Doug O’Neill holds a slight lead over onrushing Peter Miller in his bid for a fourth Santa Anita training title. With five racing days remaining in the inaugural Spring Meet, the Michigan native who turned 46 on May 24 held a 24-21 lead over runner-up Miller, who sent out the first three winners Friday and one Saturday to close the gap.

O’Neill’s numbers show marked improvement from the recent Santa Anita Winter Meet, where, while he won 23 races, it was from 212 starters, an 11 percent average. With 24 wins from 108 starters this meet, O’Neill’s average has doubled to 22 percent.

“It’s a cyclical sport,” O’Neill said. “You have your peaks and valleys and we had a major valley early on. Hopefully, we haven’t peaked, but we’re in a good run right now. Things are going well, and it just seems to go like that.

“We’re going to ride it as long as we can, and when we start dipping into a valley, we’ll start making adjustments and maybe try and run our horses in softer spots. You just have to try and stay strong through all the highs and lows.”

As to the new Southern California racing landscape due to the closing of Hollywood Park last December, O’Neill, like his peers, is making the adjustment.

“It’s unique,” he said. “I think it’s the first time ever that there are three condition books out—the last Santa Anita, Los Alamitos and the first Del Mar. It’s a challenging time. I feel bad for the racing secretaries because they’ve got to try and fill these races.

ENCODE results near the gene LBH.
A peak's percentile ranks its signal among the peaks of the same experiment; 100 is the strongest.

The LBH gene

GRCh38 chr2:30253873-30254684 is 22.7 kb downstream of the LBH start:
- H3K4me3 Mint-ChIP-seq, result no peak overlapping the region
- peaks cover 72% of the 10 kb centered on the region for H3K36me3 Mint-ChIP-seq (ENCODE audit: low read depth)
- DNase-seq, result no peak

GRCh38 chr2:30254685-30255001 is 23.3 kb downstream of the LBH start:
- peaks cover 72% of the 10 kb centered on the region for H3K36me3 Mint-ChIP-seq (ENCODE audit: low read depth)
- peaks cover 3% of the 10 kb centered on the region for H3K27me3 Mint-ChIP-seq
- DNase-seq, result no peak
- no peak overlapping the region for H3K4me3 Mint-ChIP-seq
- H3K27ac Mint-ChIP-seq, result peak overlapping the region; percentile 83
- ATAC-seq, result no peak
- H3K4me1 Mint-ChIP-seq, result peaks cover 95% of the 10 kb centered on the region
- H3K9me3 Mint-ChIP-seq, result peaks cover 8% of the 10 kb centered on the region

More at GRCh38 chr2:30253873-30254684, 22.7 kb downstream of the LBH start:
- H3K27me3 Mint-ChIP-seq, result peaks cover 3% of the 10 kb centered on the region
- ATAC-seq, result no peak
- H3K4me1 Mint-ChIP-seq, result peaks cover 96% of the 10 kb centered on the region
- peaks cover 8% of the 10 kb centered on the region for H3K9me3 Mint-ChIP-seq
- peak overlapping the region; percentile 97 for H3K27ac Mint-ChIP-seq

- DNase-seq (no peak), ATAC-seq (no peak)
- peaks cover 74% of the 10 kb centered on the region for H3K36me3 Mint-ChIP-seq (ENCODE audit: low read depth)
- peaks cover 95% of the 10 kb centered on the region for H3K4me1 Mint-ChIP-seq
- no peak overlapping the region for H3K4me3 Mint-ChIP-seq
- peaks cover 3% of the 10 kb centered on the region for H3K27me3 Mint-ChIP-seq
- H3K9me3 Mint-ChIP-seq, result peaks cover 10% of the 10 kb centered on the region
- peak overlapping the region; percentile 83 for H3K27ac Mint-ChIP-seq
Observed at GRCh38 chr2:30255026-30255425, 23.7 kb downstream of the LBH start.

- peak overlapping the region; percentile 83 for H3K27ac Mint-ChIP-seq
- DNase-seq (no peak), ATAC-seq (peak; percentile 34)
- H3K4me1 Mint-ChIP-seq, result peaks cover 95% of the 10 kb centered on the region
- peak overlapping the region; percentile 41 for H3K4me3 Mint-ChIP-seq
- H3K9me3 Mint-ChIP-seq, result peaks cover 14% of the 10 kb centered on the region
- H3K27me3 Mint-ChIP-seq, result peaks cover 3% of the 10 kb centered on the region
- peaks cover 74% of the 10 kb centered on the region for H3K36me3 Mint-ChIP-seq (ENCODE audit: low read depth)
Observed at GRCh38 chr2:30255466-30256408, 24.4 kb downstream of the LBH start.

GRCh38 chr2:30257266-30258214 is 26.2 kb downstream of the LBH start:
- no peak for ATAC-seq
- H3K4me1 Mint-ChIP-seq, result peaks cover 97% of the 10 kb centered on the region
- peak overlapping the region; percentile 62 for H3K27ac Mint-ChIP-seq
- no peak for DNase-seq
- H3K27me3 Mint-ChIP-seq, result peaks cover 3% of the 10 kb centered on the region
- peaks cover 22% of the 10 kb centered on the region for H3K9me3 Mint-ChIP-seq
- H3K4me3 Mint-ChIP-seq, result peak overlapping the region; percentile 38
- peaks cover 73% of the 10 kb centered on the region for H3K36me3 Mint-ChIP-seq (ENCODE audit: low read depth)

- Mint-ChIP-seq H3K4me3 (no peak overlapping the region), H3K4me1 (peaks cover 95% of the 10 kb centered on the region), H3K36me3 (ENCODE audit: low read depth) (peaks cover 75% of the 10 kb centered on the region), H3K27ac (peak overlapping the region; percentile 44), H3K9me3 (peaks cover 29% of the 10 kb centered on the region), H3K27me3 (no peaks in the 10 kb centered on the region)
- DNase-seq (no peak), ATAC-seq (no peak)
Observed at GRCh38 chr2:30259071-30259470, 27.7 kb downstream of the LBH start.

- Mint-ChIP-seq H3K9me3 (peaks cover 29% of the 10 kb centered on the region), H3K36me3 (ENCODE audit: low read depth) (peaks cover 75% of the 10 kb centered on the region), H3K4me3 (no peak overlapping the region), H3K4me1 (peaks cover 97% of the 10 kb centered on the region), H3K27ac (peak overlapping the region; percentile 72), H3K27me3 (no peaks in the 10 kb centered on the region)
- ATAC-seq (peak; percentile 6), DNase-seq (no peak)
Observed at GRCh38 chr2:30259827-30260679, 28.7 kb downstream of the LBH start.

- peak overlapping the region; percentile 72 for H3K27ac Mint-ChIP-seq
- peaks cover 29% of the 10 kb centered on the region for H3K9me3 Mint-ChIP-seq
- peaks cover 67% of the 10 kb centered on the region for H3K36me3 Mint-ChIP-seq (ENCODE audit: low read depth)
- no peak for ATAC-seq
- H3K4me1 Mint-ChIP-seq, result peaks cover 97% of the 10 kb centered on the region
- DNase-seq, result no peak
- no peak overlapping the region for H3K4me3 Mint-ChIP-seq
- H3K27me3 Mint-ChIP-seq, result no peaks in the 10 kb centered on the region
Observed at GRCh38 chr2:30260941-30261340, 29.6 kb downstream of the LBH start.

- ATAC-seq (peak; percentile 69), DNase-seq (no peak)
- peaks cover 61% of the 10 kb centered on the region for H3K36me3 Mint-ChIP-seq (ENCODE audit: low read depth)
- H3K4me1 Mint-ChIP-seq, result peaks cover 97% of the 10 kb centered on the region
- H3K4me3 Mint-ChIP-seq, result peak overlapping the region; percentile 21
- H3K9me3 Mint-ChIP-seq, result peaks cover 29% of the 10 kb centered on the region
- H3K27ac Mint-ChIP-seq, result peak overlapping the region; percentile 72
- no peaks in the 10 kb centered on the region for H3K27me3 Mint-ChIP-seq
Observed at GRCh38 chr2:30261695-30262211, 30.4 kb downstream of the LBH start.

“As horsemen, you’ve got all these options. You’re trying to do what’s in the best interest of your horse, so it’s a challenging time, but I think we’ve got three really solid surfaces, solid barn areas, and although none of us like change, I think we’re heading the right way.”


Imperative comes into the Gold Cup at Santa Anita with a gap of more than two months since his last race, a 26-1 upset of Game On Dude in the $1.5 million Charles Town Classic on April 19. No problem there. That’s been the plan all the way.

“We just gave him some time off and got him ready for the Gold Cup,” explained trainer George Papaprodromou. “Hopefully there will be pace in the race with Game On Dude and Fury Kapcori to make things easier for us. But he’s already exceeded our expectations, winning a million dollar race after we claimed him for $50,000.”

Imperative is scheduled to work “a nice, easy half (mile)” under regular rider Kent Desormeaux on Monday.

In other Gold Cup news:

Tokyo City Cup winner Majestic Harbor worked five furlongs Sunday morning in a bullet 58.80 under regular rider Tyler Baze, galloping out six furlongs in 1:11 3/5. Fractional times were 23 seconds for the first quarter mile and 47 2/5 for the half.

“I was very pleased and so was Tyler,” trainer Sean McCarthy said. “It was just what we were looking for. He worked great.”

Also, Chilean invader Salto Del Indio worked five furlongs for trainer Mike Puype in 1:00.40 under Brice Blanc, who rides the 4-year-old ridgling in the Gold Cup, which will mark his U.S. debut.

“He’s been training well and he’s got good dirt form,” Puype pointed out. “He’s a wild card for the race, obviously, but we’ve got to take a shot and see what can happen.

“He’s been one-two-three in 13 of 15 starts on dirt. I’ve watched replays of his races, and he comes from off the pace.”